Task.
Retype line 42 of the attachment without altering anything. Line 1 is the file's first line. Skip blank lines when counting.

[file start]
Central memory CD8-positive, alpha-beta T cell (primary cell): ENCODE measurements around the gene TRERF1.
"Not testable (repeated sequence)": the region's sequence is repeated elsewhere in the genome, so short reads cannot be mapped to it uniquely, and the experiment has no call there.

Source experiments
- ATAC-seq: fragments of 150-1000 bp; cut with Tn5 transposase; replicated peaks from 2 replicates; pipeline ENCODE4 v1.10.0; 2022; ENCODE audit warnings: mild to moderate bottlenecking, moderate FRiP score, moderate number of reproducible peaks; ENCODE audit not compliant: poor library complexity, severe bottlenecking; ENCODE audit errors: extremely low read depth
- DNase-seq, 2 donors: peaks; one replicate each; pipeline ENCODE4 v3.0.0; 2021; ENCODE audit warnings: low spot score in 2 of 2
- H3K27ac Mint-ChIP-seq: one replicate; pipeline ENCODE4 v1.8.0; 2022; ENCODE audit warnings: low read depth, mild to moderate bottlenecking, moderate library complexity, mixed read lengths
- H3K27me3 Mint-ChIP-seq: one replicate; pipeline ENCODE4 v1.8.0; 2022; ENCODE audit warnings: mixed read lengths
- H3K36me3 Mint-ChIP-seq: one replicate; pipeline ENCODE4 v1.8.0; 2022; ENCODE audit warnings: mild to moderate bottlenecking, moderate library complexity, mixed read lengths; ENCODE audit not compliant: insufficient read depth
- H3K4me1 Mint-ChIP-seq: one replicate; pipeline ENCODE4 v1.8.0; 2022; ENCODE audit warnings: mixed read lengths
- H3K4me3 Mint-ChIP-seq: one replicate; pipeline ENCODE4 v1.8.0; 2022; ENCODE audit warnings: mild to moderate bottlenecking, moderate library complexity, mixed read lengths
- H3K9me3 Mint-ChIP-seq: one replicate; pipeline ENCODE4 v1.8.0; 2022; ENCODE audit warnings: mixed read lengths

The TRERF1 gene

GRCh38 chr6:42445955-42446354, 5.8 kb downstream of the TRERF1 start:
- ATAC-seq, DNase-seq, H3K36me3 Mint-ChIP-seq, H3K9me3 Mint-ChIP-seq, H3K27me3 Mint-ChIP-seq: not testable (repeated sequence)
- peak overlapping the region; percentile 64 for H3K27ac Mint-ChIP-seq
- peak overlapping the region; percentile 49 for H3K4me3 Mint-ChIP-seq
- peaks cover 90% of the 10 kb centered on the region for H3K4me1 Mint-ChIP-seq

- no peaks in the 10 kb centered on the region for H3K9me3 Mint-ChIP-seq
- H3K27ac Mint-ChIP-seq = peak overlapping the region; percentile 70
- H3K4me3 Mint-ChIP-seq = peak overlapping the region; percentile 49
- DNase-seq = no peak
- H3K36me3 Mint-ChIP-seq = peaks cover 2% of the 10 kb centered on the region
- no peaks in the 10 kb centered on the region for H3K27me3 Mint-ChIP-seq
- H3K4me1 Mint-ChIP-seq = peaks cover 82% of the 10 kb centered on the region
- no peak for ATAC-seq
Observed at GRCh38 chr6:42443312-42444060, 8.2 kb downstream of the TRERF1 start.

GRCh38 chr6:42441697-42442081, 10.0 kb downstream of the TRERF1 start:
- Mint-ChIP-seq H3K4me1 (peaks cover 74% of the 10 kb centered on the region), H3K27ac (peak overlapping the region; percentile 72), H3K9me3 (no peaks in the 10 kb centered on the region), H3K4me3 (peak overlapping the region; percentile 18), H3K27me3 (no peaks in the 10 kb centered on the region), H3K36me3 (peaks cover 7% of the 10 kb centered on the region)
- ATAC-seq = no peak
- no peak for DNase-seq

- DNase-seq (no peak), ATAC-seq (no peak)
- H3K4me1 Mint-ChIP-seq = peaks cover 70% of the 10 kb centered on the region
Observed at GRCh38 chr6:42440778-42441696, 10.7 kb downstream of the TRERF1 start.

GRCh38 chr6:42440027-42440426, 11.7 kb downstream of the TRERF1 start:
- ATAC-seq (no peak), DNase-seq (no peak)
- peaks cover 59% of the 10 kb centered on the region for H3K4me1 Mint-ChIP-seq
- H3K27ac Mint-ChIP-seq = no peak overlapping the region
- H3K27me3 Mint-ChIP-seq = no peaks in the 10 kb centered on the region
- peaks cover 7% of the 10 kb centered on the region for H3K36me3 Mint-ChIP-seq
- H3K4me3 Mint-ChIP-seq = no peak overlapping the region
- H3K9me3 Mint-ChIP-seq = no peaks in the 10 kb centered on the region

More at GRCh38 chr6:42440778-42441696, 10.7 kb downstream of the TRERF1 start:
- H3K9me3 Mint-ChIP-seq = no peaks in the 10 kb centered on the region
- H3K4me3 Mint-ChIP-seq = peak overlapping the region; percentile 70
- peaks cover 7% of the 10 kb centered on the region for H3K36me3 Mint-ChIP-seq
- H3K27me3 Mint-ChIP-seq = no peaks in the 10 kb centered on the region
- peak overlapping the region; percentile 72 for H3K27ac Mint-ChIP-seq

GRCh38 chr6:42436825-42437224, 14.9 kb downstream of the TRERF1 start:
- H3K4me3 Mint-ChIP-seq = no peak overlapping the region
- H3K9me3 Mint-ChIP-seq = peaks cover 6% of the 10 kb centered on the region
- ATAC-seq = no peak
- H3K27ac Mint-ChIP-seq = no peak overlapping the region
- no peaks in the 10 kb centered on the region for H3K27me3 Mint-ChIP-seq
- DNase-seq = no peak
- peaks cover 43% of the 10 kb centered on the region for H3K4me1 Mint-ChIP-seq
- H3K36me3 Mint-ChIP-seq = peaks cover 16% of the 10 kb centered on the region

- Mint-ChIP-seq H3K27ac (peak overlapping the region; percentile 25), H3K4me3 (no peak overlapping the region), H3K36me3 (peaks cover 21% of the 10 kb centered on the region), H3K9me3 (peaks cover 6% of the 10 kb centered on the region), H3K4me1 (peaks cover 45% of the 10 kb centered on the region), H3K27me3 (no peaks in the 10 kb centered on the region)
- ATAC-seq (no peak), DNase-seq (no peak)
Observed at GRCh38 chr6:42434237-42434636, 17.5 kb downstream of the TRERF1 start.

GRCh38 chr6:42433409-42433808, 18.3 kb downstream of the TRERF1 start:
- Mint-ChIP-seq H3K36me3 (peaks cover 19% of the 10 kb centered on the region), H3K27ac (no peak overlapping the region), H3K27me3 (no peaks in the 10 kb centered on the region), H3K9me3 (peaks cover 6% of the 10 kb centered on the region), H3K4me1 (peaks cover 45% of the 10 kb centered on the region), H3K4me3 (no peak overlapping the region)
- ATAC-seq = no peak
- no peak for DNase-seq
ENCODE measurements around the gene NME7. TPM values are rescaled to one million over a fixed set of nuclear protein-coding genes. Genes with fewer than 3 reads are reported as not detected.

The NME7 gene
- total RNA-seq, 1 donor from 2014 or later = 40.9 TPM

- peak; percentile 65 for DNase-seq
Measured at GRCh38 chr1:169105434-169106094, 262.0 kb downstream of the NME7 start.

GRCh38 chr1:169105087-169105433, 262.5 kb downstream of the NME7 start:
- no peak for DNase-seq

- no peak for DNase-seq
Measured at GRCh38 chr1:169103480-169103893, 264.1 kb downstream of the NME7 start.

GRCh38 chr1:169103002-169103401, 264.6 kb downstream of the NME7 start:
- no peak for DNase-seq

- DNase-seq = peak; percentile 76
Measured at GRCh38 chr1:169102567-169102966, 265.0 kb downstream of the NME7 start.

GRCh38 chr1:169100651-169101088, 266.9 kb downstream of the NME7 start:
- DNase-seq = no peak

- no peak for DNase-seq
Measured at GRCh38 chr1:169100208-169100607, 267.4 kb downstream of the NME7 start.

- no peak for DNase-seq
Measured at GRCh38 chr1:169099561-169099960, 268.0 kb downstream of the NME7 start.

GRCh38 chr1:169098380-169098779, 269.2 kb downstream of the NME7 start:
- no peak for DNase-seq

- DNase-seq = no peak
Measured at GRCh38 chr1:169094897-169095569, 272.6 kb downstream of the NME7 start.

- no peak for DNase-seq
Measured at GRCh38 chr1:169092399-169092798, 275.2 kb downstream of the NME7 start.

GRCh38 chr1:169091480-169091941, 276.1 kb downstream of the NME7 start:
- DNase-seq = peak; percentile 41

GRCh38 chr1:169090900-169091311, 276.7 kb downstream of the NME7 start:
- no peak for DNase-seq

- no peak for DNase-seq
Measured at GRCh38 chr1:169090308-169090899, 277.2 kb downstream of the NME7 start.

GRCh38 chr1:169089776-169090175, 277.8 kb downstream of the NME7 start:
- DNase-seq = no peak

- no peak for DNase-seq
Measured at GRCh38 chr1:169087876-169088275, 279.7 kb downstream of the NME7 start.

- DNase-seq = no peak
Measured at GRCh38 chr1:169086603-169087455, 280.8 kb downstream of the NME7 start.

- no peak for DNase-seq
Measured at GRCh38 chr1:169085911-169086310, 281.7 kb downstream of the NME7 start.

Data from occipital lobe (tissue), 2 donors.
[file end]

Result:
More at GRCh38 chr6:42440778-42441696, 10.7 kb downstream of the TRERF1 start: